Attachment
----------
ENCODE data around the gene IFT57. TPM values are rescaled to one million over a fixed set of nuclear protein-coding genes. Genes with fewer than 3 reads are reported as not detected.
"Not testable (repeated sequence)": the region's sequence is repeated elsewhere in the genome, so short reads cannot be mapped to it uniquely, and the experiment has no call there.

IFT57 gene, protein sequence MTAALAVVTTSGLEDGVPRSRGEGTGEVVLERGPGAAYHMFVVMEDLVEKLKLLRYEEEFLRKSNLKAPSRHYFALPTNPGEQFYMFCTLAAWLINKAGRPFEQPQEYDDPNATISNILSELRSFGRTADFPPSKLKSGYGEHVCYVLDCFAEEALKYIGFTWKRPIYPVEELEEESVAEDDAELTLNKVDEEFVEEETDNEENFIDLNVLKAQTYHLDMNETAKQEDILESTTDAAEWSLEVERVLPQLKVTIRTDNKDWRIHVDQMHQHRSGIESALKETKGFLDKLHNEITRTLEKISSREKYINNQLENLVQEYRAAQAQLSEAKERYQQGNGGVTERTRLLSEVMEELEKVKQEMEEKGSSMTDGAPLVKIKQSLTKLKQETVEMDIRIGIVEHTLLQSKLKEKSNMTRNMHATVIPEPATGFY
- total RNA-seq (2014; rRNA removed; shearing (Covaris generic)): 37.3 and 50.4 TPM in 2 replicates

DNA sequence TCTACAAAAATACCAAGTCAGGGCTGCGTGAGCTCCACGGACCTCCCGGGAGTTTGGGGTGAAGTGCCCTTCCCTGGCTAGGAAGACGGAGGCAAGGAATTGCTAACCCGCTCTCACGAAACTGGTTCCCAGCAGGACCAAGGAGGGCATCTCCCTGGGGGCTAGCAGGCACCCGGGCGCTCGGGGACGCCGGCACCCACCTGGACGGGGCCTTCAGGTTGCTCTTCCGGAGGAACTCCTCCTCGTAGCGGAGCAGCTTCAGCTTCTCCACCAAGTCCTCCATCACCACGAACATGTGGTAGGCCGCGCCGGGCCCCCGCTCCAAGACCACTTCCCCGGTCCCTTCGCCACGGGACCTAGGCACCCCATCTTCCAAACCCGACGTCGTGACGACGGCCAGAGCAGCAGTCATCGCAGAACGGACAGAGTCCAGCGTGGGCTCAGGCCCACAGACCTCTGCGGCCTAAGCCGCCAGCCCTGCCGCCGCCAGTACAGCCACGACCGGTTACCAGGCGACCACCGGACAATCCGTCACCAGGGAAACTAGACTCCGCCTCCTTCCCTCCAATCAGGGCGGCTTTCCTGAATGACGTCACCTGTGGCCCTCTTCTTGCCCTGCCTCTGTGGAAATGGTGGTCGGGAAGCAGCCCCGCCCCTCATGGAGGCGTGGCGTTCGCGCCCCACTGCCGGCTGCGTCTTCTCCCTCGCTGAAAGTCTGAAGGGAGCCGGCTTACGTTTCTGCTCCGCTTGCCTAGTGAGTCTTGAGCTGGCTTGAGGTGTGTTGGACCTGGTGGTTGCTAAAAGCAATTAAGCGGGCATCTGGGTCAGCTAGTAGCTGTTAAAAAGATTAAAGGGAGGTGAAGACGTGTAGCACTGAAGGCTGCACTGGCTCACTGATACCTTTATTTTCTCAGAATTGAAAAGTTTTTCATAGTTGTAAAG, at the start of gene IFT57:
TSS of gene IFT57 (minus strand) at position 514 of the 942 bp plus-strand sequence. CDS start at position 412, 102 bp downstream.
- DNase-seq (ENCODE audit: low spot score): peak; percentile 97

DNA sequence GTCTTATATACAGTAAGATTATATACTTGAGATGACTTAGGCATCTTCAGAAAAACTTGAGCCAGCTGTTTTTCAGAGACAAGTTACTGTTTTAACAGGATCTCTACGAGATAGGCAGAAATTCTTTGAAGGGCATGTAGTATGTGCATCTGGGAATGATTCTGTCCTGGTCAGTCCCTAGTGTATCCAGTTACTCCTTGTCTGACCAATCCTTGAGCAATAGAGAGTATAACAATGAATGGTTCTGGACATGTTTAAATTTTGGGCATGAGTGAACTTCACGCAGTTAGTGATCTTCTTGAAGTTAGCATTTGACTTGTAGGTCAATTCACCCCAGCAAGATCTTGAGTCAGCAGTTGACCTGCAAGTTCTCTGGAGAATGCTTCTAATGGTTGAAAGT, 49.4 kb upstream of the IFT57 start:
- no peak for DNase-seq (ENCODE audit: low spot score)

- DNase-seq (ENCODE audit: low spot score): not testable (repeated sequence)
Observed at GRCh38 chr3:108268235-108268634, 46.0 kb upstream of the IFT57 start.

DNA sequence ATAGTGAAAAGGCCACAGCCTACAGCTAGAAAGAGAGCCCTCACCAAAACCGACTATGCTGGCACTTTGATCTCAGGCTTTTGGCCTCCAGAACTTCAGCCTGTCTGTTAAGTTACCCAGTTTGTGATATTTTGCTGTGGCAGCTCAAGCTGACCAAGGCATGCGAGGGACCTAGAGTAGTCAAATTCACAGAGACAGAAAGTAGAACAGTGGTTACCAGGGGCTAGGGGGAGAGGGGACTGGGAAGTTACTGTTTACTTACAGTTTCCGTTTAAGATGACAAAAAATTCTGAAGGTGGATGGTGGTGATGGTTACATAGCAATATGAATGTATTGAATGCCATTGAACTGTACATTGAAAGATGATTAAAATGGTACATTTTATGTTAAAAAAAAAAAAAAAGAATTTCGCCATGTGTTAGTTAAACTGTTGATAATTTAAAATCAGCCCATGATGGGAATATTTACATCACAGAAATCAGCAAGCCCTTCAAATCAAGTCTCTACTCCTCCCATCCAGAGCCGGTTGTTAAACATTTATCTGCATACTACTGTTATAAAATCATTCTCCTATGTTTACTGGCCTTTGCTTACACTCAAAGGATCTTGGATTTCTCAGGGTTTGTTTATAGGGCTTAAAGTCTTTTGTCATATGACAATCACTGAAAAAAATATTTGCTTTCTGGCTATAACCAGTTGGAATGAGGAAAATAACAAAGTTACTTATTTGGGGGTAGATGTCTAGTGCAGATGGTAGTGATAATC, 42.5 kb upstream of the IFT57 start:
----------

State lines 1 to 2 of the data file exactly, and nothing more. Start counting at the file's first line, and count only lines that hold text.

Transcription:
ENCODE data around the gene IFT57. TPM values are rescaled to one million over a fixed set of nuclear protein-coding genes. Genes with fewer than 3 reads are reported as not detected.
"Not testable (repeated sequence)": the region's sequence is repeated elsewhere in the genome, so short reads cannot be mapped to it uniquely, and the experiment has no call there.